Well, that was for the book 1942, Australia's greatest peril . The latest book, Capturing Asia, on Willie Phua's life story, soon began embracing the lives of many of his former friends, family and colleagues. For a start there were five other members of the Phua dynasty of cameramen from Singapore and there were wonderful stories to tell. Willie Phua trained them all. There was his ‘brother cousin’ Phua Tin Loon and then Loon’s two sons, Sebastian Phua and Joe Phua.

Sebastian Phua, who became an excellent cameraman, had been the ABC’s cameraman in Hong Kong, Tokyo and Beijing. A heavy smoker, he died tragically of lung cancer in March 2003. Sebastian adored Australia and his ashes were scattered at the Sydney Heads.

Joe Phua, Sebastian’s younger brother, is chief of a major TV agency Infocus Asia with offices in Singapore, Bangkok and Beijing. He recently covered the Bangkok riots and shootings, along with another of the old Phua dynasty, Jone Chang, who is a relative of Willie’s wife, Cindy.

Finally there is Tan Suan Ann, still working as a Singapore stills photographer, who in the ‘sixties worked with Willie Phua as a cameraman and sound recordist for the ABC and Visnews.

As the writing of the Willie Phua story went on, it became clear that I was in fact writing a history of the ABC in Asia from the ‘sixties onwards. Astounding stories came out from many former ABC foreign correspondents.

Willie Phua had been in a fairly unique position to speak of Asia’s modern history. Apart from the Japanese invasion of Singapore, he and ABC correspondents told the stories of the murderous race riots in Singapore and Malaysia, genocide in East Pakistan (now Bangladesh), of being under attack in Vietnam, bloody coups in Thailand, the assassination of Indira Gandhi in India and the genocide that followed, the rise of People’s Power in the Philippines and the war in Afghanistan.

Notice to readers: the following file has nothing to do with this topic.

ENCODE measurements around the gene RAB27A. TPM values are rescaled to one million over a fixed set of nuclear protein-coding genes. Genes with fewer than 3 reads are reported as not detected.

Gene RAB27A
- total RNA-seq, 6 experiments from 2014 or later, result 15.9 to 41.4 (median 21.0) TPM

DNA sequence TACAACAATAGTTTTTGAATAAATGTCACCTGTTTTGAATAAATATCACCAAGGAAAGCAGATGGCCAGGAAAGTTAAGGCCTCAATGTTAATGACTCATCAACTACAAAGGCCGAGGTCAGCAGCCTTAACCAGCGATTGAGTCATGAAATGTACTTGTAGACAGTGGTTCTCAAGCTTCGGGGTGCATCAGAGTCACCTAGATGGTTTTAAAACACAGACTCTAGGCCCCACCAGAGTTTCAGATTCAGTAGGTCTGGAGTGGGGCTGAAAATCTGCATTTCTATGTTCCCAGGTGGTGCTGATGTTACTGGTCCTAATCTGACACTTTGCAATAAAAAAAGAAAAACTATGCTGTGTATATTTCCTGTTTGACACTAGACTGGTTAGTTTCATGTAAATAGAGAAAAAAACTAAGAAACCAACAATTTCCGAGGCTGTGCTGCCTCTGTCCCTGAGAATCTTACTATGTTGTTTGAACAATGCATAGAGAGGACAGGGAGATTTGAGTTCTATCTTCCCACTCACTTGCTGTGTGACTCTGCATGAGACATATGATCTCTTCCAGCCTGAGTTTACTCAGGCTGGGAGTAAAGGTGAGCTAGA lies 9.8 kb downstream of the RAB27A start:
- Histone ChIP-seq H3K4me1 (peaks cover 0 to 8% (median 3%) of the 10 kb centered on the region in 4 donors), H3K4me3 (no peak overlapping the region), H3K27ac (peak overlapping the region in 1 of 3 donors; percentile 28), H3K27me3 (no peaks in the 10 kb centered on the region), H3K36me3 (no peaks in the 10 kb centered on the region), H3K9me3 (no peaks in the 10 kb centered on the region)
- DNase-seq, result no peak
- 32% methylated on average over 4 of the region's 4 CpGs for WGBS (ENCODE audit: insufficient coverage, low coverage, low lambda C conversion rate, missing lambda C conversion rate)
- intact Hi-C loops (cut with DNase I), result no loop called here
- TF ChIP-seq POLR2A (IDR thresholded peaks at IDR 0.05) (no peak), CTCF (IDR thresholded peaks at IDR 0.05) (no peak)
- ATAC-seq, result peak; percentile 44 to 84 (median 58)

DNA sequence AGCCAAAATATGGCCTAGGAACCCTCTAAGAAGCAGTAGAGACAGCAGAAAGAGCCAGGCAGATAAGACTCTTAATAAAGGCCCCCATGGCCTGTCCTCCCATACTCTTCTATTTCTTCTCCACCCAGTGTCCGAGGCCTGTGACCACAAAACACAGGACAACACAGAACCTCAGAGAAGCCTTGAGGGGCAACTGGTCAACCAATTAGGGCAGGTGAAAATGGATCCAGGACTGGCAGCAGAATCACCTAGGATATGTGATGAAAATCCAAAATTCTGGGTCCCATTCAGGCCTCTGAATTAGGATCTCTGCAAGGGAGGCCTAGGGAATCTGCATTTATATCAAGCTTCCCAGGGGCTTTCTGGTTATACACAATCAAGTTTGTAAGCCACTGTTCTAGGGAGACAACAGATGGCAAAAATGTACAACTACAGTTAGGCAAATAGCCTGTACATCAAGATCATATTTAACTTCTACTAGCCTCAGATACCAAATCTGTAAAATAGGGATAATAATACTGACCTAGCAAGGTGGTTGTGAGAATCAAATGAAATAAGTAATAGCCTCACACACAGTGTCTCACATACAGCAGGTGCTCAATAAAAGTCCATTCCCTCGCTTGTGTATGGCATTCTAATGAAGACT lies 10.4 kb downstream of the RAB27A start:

Willie Phua was on the spot for the revolution that overthrew Marcos in the Philippines, and his video record of a young protestor challenging the tanks in Tiananmen Square, Beijing, is legendary.

I found myself writing a potted history of modern Asia...

In effect in following the Willie Phua story I found myself writing a potted history of modern Asia. Capturing Asia runs to 436 pages with many photos.

During my research, what became abundantly clear was that in the course of more than 30 years at work Willie had earned the admiration of most of the correspondents who worked in Asia because he was their teacher.

As current European correspondent Philip Williams said: “Willy Phua was my teacher, my guide, my friend. He taught me about humility, about face, about Asia. He was the buffer between two cultures and he saved many a brash young Australian reporter from themselves. Willie Phua is an artist, a diplomat, a teacher and a friend who gently guided generations of ABC journalists through the pitfalls and pleasures of Asia.”